July 25, 2013



BLUE JASMINE:  Worth A Ticket – Cate Blanchett Is Dazzling in Woody Allen’s Latest

Woody Allen has made so many movies at such regular intervals, and they’re so thematically linked, that it’s tempting to view his work as one gigantic serial, a by-now 60-hours-plus epic of disappointments in life and love, artistic fantasy, moral quandaries and existential dread, with each film viewed in the context of and by comparison to the others.  So one can enumerate the ways in which his new BLUE JASMINE fits into his various patterns.  Among other things, it concerns willed delusion, like The Purple Rose of Cairo and Alice; a disintegrating personality, as in Stardust Memories and Deconstructing Harry; and the stress of having an artistic temperament but not artistry, reminiscent of Interiors; while in style, it’s a conscious homage to an earlier great work of art, a strain that runs from Love and Death to Shadows and Fog to Allen’s various Bergman-esque and Fellini-esque films and beyond.

These parsings of the Allen canon have their fascination, but it’s more important to note that Blue Jasmine is his best film since 2008’s Vicky Cristina Barcelona, and that in it, Cate Blanchett gives an overwhelming performance, in a league with the classic portrayals (usually by women) that dot his career.  There’s been a structural ease and assurance in Allen’s recent, lighter work, like Midnight in Paris but also his underrated You Will Meet A Tall Dark Stranger and To Rome With Love, a almost blithe ability to balance stories between different timeframes, modes of reality, and tones, and here, dealing with more substantial material, that dexterity pays off with far more impact.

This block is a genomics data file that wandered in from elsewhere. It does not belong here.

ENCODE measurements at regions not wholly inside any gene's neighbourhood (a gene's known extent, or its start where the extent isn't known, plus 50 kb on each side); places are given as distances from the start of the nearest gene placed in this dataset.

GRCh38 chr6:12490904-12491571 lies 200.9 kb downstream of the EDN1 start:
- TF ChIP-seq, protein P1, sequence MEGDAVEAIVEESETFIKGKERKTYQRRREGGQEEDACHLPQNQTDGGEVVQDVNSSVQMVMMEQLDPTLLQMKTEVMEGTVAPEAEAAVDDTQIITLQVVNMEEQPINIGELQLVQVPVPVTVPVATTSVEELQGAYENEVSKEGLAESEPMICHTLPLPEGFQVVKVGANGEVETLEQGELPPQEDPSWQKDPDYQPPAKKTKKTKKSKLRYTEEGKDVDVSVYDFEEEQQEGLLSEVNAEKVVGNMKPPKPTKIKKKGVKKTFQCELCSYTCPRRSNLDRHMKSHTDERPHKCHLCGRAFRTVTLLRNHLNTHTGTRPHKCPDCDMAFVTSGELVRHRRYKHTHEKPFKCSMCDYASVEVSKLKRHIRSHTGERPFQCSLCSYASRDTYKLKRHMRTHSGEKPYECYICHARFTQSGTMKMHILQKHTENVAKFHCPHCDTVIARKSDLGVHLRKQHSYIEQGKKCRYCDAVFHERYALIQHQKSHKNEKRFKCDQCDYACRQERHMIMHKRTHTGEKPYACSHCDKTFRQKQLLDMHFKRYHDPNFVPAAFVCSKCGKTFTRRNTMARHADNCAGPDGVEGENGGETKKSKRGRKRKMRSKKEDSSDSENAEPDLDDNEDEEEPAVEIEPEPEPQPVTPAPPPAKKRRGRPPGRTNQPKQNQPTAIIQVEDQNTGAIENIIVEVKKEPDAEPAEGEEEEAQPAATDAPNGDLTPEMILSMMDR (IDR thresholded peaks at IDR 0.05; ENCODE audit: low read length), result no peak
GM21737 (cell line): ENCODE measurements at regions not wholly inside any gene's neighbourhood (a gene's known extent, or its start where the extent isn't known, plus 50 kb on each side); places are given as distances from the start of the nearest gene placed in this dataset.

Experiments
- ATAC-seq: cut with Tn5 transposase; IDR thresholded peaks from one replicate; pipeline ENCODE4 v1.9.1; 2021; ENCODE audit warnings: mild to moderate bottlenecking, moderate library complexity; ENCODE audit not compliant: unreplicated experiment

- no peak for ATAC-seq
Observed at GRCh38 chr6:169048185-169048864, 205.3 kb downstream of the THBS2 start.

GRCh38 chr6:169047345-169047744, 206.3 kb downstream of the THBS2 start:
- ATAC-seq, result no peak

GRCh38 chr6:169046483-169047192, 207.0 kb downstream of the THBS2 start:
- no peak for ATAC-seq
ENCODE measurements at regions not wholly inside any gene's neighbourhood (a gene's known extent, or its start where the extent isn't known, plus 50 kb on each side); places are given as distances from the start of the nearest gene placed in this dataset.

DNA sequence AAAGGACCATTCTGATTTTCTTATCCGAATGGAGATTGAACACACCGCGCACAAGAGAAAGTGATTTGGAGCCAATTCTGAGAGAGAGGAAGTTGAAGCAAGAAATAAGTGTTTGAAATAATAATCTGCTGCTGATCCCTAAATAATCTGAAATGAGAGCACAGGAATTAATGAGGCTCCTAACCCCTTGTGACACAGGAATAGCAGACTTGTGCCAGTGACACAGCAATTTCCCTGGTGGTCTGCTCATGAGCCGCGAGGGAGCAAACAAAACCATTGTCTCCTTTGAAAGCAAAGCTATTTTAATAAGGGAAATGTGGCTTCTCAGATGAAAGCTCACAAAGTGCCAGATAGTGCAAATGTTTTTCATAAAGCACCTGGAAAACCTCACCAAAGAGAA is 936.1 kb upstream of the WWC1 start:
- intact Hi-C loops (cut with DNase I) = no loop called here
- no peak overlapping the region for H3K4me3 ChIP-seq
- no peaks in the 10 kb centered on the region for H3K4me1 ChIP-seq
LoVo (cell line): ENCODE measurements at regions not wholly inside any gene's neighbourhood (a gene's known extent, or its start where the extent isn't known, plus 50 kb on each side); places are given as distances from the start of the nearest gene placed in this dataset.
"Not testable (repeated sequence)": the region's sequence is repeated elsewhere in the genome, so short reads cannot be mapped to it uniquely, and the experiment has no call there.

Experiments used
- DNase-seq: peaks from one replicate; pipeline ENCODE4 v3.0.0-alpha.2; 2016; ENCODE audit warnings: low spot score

One aspect of Blue Jasmine that’s unusual in Allen’s work is that it takes off from a topical idea:  Jasmine (nee Jeanette), is clearly inspired by the story of Bernie Madoff, since her husband Hal (Alec Baldwin) is also a fabulously wealthy investor who turns out to be a vast swindler jailed for his crimes.  When we meet Jasmine, all of this has already occurred (although the story moves backward as well as forward, and we learn more about her life with Hal as the movie goes on), and, ruined by the scandal and the government’s confiscation of all her assets, she’s been forced to leave her luxurious life in New York and move in with her lower-class adopted sister Ginger (Sally Hawkins) in a small San Francisco apartment.  And here is the other clear influence on the story:  Blanche DuBois and A Streetcar Named Desire.  Like Blanche, Jasmine takes refuge for the most part in a world of fantasy and delusion, unable to cope with the brutal realities of her actual life.  Even more than Blanche, though, Jasmine has herself been an awful sister.  When she was wealthy, she not only did nothing for Ginger, but recoiled from her as much as she possibly could, contemptuous (and perhaps, on some level, frightened) of Ginger’s taste in men and lack of class, and her one attempt to help her sister can, by the story’s end, be seen as something quite different.

Social class is something Woody Allen has rarely dealt with overtly over the years, although it’s certainly an undercurrent in Interiors and Small Time Crooks (in very different ways, obviously).  Watching Blue Jasmine, and knowing that Allen himself went from lower-middle-class Brooklyn to his own palatial Central Park West digs, that on the one hand he’s always showcased his own educated tastes in literature and high culture, but on the other he’s delighted in puncturing the pretensions of others (and that his producer Letty Aronson is his sister), it’s easy to see some element of psychodrama in the conflict painted here.  Something in Blue Jasmine cuts to the bone for him in a way he hasn’t ventured since Deconstructing Harry back in 1997.